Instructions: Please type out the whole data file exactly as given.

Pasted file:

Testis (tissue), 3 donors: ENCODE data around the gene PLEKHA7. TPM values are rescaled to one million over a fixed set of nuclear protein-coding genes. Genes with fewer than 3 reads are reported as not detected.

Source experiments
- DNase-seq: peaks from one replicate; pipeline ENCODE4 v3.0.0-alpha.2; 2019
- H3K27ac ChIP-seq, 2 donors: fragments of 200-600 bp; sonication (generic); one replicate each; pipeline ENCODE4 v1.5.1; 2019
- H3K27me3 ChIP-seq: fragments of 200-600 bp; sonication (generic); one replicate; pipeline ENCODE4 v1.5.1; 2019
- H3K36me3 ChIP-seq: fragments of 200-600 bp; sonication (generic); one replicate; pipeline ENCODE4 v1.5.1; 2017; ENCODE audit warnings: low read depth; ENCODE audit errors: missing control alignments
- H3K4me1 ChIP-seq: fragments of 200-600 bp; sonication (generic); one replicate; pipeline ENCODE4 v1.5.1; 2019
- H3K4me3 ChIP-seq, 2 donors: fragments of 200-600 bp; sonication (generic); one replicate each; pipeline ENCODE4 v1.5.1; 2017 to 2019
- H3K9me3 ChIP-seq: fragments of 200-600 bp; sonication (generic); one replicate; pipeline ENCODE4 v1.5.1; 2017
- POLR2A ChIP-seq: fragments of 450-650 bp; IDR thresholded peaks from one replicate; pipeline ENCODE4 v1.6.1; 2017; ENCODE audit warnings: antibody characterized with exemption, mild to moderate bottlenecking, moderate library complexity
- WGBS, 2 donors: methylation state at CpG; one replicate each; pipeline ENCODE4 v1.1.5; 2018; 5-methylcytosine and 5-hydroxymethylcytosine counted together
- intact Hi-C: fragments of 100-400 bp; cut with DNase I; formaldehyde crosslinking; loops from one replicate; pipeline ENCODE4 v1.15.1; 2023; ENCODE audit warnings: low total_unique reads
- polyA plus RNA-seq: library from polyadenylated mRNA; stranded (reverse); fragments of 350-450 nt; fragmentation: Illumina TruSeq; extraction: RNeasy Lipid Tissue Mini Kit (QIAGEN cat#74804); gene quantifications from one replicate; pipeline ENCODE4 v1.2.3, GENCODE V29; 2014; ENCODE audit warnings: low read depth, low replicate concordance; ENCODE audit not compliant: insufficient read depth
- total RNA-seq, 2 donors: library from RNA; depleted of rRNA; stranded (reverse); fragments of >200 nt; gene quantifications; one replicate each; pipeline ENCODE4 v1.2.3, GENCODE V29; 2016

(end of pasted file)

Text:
Testis (tissue), 3 donors: ENCODE data around the gene PLEKHA7. TPM values are rescaled to one million over a fixed set of nuclear protein-coding genes. Genes with fewer than 3 reads are reported as not detected.

Source experiments
- DNase-seq: peaks from one replicate; pipeline ENCODE4 v3.0.0-alpha.2; 2019
- H3K27ac ChIP-seq, 2 donors: fragments of 200-600 bp; sonication (generic); one replicate each; pipeline ENCODE4 v1.5.1; 2019
- H3K27me3 ChIP-seq: fragments of 200-600 bp; sonication (generic); one replicate; pipeline ENCODE4 v1.5.1; 2019
- H3K36me3 ChIP-seq: fragments of 200-600 bp; sonication (generic); one replicate; pipeline ENCODE4 v1.5.1; 2017; ENCODE audit warnings: low read depth; ENCODE audit errors: missing control alignments
- H3K4me1 ChIP-seq: fragments of 200-600 bp; sonication (generic); one replicate; pipeline ENCODE4 v1.5.1; 2019
- H3K4me3 ChIP-seq, 2 donors: fragments of 200-600 bp; sonication (generic); one replicate each; pipeline ENCODE4 v1.5.1; 2017 to 2019
- H3K9me3 ChIP-seq: fragments of 200-600 bp; sonication (generic); one replicate; pipeline ENCODE4 v1.5.1; 2017
- POLR2A ChIP-seq: fragments of 450-650 bp; IDR thresholded peaks from one replicate; pipeline ENCODE4 v1.6.1; 2017; ENCODE audit warnings: antibody characterized with exemption, mild to moderate bottlenecking, moderate library complexity
- WGBS, 2 donors: methylation state at CpG; one replicate each; pipeline ENCODE4 v1.1.5; 2018; 5-methylcytosine and 5-hydroxymethylcytosine counted together
- intact Hi-C: fragments of 100-400 bp; cut with DNase I; formaldehyde crosslinking; loops from one replicate; pipeline ENCODE4 v1.15.1; 2023; ENCODE audit warnings: low total_unique reads
- polyA plus RNA-seq: library from polyadenylated mRNA; stranded (reverse); fragments of 350-450 nt; fragmentation: Illumina TruSeq; extraction: RNeasy Lipid Tissue Mini Kit (QIAGEN cat#74804); gene quantifications from one replicate; pipeline ENCODE4 v1.2.3, GENCODE V29; 2014; ENCODE audit warnings: low read depth, low replicate concordance; ENCODE audit not compliant: insufficient read depth
- total RNA-seq, 2 donors: library from RNA; depleted of rRNA; stranded (reverse); fragments of >200 nt; gene quantifications; one replicate each; pipeline ENCODE4 v1.2.3, GENCODE V29; 2016